Killarney fern is a Macaronesian-European endemic, although similar sub-fossil plants have been found in the Caucasus. Most frequent in the Azores, relatively common in the mountains of Madeira and very locally surviving in the laurel forests of the Canaries, the sporophyte is known to occur as far north as Scotland. It is found in continental Europe at scattered localities along the western seaboard:
Its past abundance in the Killarney region in south-west Ireland account for its common name. Away from Europe's west coasts it was discovered in the Alpi Apuane in northern Italy for the first time in 1977.
It was first found, near Bingley in Yorkshire by Dr. Richard Richardson in 1724. His specimens still survive in several British herbaria, including here at the Museum, although changes to the habitat, to provide a source of drinking water to the growing town around 1785 led to the apparent loss of the plant. However, unbeknownst to the Victorian fern gatherers it still survived but only as the small felty gametophyte.
The finding of the gametophyte near Bingley and elsewhere in the British Isles in 1989 rapidly led to its discovery in the Northern Vosges and later the Massif central in France, the Suisse Luxembourgeoise in Luxembourg, where now over 100 sites are known, various sites in Germany, the neighbouring Czech Republic and most recently (2004) at its most eastward point, in Poland. Small sporophytes have been seen to be produced in some German sites.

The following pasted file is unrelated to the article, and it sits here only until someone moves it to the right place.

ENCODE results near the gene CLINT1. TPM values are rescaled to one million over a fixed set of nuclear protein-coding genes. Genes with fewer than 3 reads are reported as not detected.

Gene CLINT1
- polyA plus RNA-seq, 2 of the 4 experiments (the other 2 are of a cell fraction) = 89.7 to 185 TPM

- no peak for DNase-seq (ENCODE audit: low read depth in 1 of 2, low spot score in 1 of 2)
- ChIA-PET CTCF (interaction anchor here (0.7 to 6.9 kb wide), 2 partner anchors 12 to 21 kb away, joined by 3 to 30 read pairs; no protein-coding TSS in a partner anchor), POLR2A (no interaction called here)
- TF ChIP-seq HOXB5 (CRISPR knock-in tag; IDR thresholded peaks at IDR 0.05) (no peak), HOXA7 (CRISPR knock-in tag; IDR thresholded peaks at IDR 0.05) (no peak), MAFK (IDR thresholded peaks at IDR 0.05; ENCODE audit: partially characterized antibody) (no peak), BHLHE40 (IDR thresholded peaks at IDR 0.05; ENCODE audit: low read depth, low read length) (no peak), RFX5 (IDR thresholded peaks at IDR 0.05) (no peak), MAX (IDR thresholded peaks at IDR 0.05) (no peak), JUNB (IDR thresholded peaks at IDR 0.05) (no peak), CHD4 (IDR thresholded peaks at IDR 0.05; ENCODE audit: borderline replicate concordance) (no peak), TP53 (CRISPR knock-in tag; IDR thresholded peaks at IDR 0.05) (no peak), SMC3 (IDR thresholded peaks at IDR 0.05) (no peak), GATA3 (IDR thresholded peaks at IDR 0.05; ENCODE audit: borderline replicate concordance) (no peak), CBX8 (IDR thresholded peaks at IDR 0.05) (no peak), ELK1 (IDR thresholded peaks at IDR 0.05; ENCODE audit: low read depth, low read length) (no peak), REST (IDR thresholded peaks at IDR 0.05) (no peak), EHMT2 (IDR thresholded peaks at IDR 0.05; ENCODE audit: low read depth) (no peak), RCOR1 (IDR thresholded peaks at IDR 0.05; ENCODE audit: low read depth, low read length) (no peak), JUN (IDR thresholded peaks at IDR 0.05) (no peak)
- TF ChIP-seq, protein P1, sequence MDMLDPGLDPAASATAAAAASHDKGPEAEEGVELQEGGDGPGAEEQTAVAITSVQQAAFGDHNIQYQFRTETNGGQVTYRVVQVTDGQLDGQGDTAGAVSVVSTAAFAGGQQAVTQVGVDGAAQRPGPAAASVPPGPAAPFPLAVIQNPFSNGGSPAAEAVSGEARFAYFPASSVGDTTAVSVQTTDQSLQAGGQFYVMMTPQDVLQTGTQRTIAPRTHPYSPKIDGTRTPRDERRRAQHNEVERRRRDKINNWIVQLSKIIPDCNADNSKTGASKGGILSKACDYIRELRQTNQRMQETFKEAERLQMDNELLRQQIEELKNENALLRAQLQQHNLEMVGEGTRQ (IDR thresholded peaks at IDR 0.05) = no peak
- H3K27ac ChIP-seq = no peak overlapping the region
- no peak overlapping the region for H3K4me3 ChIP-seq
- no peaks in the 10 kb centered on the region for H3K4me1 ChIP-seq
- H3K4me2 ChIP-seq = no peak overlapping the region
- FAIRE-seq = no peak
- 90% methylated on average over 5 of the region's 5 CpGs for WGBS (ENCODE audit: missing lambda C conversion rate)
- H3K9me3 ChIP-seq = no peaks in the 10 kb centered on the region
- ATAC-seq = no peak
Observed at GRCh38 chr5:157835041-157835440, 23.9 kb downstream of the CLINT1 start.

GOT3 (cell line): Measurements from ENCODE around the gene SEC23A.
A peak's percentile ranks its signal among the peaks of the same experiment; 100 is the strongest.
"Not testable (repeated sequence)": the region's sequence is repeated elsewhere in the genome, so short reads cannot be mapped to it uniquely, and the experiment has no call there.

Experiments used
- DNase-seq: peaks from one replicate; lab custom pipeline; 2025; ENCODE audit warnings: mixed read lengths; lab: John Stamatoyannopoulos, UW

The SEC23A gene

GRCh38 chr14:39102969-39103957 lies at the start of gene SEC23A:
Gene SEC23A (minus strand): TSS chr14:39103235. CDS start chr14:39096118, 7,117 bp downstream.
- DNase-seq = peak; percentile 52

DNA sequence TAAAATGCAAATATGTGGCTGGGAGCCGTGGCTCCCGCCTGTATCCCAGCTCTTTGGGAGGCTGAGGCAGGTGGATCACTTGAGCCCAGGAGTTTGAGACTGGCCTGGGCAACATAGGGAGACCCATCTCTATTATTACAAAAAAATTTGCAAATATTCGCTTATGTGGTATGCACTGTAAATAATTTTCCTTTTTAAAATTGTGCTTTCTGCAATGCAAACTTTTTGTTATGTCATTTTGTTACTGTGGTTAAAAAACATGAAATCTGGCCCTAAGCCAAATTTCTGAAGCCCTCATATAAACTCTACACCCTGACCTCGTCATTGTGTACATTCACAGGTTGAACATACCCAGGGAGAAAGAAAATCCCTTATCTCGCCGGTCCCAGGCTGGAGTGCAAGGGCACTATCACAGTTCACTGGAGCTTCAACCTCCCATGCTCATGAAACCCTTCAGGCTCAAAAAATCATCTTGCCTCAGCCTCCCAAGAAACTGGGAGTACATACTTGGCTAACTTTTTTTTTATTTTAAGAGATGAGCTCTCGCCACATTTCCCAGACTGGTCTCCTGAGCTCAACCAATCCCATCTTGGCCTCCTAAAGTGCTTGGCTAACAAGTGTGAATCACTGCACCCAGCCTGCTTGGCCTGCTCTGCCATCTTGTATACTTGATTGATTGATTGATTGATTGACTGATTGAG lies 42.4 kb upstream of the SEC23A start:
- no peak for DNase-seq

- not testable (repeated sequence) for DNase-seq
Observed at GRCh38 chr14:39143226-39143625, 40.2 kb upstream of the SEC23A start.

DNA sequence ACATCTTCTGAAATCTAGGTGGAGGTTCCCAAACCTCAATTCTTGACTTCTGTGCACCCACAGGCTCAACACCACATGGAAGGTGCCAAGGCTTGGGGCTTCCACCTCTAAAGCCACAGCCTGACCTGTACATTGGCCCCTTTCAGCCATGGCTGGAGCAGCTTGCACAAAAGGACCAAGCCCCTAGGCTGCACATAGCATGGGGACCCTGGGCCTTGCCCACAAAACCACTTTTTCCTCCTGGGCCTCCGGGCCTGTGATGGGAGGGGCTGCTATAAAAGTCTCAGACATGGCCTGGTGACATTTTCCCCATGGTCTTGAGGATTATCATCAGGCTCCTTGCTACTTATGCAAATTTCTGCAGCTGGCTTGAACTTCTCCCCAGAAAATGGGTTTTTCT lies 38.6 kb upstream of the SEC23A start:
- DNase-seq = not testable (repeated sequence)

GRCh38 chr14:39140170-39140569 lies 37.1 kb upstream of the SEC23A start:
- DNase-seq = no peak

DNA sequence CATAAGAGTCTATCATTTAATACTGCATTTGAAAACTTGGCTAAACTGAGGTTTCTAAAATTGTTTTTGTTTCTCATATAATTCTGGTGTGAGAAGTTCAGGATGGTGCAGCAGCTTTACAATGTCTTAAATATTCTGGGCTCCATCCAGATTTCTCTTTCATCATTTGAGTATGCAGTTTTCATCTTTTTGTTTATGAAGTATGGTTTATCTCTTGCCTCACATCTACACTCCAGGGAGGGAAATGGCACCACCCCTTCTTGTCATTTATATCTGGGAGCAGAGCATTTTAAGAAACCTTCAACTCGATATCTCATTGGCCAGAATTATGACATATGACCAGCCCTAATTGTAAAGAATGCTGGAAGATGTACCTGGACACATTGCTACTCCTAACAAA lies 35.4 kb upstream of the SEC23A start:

In the British Isles the sporophyte is now known from at least 22 separate localities, in some of which are many small and perhaps recently formed plants, whereas others support single patches which have been known for nearly 150 years. The gametophyte in contrast is known from over 120 hectads (10km squares), with the potential for many more to be discovered.
The habitat of the Killarney fern is both easy and at the same time rather difficult to characterise.
The sporophyte requires
thus is found in very different looking range of habitats and landscapes but often within very precise and limited microsites which at the very local scale are essentially environmentally similar.
Ratcliffe et al., (1993) reported it to occur in four main floristic groups based on these varied habitats.
In the British Isles it occurs on rocks, spreading sometimes into the terrestrial environment. In the southern parts of its range it may occur as a liane (climber) becoming epiphytic on tree trunks.
The fern is only found on fairly acidic rocks, although sometimes where influenced by base rich seepages from adjacent calcareous strata.
The gametophyte is found on a range of rock types but avoids limestones. The rough porous sandstones of the millstone grit series and the Old-red sandstones are particularly suited to supporting extensive growths. Suitable faulting provides the necessary crevices and caverns within which stable sheltered environments can occur.
The species altitudinal range is from sea-level to over 1200m in the Azores; within the British Isles it is essentially lowland but occurs up to c. 520m in North Wales.
plants which grow above the ground surface, using other plants or objects for support.
is any of various long-woody vines that are rooted in the soil at ground level and use trees, as well as other means of vertical support, to climb up to the canopy in order to get access to well-lit areas of the forest.